India scraps data protection law in favor of better law coming … sometime
Tech giants and digital rights groups didn't like it, but at least it was a law
The government of India has scrapped the Personal Data Protection Bill it's worked on for three years, and announced it will – eventually – unveil a superior bill.
The bill, proposed in 2019, would have enabled the government to gather user data from companies while regulating cross-border data flows. It also included restrictions on sharing of personal data without explicit consent, proposed establishment of a new Data Protection Authority within the government, and more.
On Wednesday, telecom minister Ashwini Vaishnaw tweeted that the bill was nixed because the Joint Committee of Parliament (JCP) recommended 81 amendments to the Bill's 99 sections.
"Therefore the bill has been withdrawn and a new bill will be presented for public consultation," said Vaishnaw.
Union minister Rajeev Chandrasekhar also tweeted about the cancellation and the need to develop a more modern successor:
JCP report on Personal Data protection bill had identified many issues that were relevant but beyond the scope of a modern Digital Privacy law— Rajeev Chandrasekhar 🇮🇳 (@Rajeev_GoI) August 3, 2022
Privacy is a fundamental right of Indian citizens & A Trillion dollar Digital Economy requires Global std Cyber laws #IndiaTechade
The Bill was not admired by Big Tech or digital rights orgs. Asia Internet Coalition – a trade org whose members include Apple, Facebook, Google, Amazon, Twitter and more – sent a letter [PDF] to lawmakers last January calling the data localization requirements in the bill "onerous" and asserting cross-border transfer decisions should be free of political interference.
Anushka Jain, a lawyer for New Delhi-based Internet Freedom Foundation told The Reg in May that digital liberties organizations worried the bill exempted India's government and local authorities from data protection requirements, and thereby could facilitate unchecked surveillance.
"We feel that data protection and surveillance are extremely interconnected," said Jain, adding "It might end up working towards the interest of the government which might not be in congruence with what is in the best interest of the citizens."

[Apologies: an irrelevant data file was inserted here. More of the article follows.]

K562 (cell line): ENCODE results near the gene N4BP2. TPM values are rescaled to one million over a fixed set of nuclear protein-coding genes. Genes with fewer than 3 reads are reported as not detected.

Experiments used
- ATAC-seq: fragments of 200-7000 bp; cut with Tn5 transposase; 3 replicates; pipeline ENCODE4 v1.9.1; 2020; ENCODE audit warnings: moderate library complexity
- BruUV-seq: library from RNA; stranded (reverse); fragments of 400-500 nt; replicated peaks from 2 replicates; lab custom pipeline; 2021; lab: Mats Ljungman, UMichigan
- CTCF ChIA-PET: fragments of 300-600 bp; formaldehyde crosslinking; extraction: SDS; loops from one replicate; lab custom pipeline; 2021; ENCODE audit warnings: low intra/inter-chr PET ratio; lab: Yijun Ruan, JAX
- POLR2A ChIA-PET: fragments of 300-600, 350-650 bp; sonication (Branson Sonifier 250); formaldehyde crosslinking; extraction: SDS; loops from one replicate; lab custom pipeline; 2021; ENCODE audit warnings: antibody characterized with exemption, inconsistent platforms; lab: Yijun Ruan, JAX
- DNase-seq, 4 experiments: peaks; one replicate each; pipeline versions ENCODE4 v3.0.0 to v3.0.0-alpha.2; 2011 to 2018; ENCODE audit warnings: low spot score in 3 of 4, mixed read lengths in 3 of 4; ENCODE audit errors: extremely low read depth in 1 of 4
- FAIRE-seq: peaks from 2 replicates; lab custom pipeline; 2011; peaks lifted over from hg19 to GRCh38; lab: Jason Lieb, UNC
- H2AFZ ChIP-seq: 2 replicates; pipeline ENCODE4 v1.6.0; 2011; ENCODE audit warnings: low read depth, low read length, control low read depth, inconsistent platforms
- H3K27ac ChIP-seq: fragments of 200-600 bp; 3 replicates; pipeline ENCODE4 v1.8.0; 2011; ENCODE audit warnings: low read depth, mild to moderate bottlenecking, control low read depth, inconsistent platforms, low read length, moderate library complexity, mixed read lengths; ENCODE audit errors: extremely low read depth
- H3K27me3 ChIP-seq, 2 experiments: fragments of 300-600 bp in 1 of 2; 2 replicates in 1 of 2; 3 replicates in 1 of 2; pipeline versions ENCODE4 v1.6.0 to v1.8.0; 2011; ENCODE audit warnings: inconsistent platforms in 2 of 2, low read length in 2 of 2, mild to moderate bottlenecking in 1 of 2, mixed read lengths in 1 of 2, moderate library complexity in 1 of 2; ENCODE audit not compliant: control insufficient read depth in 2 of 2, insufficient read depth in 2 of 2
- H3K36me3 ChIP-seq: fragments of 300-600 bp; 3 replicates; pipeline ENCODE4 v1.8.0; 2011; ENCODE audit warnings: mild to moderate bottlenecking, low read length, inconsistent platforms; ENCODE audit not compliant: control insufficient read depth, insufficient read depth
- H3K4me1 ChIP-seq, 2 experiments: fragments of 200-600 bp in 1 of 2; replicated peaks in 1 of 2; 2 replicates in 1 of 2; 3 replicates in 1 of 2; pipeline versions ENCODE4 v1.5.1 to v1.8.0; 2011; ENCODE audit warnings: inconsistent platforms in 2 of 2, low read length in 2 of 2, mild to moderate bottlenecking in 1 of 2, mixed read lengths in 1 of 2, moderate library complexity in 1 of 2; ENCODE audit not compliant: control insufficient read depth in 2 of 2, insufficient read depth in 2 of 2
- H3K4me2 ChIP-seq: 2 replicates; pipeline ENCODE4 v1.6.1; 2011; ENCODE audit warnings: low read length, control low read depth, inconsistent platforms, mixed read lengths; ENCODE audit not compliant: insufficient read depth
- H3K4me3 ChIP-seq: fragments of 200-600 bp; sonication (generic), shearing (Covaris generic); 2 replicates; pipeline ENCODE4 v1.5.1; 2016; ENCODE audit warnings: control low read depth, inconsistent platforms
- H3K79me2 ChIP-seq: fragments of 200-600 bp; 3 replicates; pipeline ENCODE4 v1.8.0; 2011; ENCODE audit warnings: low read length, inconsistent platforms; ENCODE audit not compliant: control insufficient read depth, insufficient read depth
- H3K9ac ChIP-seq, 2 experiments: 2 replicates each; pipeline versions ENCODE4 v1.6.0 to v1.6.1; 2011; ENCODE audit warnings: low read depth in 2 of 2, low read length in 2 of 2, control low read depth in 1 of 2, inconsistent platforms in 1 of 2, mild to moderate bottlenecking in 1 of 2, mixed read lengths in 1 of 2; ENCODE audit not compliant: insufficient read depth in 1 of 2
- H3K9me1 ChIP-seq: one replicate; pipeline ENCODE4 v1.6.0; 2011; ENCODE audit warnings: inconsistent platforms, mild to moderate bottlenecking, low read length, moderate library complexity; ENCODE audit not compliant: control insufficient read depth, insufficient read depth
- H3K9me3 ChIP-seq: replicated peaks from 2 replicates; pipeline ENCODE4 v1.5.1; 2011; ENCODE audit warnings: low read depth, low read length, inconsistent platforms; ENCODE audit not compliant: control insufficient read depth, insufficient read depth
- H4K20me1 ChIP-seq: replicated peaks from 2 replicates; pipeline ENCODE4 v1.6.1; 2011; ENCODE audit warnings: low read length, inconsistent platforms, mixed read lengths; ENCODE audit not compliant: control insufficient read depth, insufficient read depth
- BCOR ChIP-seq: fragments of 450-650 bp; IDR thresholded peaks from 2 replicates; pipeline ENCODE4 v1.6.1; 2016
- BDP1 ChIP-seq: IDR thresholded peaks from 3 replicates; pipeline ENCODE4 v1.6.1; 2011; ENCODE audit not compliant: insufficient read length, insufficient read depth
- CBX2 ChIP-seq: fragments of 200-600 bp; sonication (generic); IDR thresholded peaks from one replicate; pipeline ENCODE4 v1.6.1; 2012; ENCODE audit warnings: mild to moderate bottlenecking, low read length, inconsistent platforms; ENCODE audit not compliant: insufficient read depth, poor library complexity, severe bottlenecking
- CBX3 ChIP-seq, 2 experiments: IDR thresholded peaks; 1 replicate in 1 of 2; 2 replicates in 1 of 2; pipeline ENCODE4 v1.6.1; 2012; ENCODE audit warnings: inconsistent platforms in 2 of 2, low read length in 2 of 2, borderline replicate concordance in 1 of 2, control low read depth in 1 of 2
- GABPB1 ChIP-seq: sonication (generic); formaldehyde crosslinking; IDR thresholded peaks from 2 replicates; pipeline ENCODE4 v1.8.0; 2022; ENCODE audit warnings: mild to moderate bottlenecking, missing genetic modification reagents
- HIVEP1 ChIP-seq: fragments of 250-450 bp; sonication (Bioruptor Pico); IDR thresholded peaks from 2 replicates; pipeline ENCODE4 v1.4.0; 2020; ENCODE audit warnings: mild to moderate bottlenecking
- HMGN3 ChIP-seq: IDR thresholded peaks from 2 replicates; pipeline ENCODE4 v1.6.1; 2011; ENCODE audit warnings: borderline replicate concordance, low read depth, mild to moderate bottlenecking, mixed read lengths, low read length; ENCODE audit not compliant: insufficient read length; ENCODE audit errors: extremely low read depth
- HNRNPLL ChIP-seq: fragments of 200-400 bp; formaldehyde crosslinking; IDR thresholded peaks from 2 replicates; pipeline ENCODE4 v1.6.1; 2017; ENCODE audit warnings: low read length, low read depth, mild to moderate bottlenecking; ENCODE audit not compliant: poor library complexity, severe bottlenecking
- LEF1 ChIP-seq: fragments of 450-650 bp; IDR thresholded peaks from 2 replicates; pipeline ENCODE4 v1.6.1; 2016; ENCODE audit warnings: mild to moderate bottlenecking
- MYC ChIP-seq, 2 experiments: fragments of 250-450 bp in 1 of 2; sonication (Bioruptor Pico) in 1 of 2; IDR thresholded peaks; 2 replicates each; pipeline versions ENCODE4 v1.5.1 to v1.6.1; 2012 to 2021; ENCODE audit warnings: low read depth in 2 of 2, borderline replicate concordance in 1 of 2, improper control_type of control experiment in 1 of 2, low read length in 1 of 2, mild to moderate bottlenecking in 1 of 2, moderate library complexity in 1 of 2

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However, just because critics had concerns about the bill, it did not mean they wanted it totally scrapped.
IFF's executive director Apar Gupta told The Register:
It has been close to ten years since the government constituted A.P. Shah Committee report on privacy, five years since the Puttaswamy Judgement and four years since another government constituted Srikrishna Committee report – they all signal urgency for a data protection law and surveillance reforms.
Each day lost causes more injury and harm. Hence the withdrawal of the Data Protection Bill, 2019 is concerning – for a belated, deficient regulation is being junked.
Gupta added that he was disappointed the ministerial statements on withdrawal, both in parliament and public, avoid any commitment to timelines for development of a new law.
"The statement notes work on a 'comprehensive legal framework'. This is attributed to the JPC (Joint Parliamentary Committee) report on the Data Protection Bill, 2019. This is incorrect as the remit of the JPC was limited to the Data Protection Bill, for which it did not recommend a withdrawal," said Gupta.
Other critics of killing the bill accused the government of giving over too much power to Big Tech – a situation that prime minister Narendra Modi seems keen to avoid as he continually seeks to regulate tech giants operating in India, sometimes ending in lawsuits. ®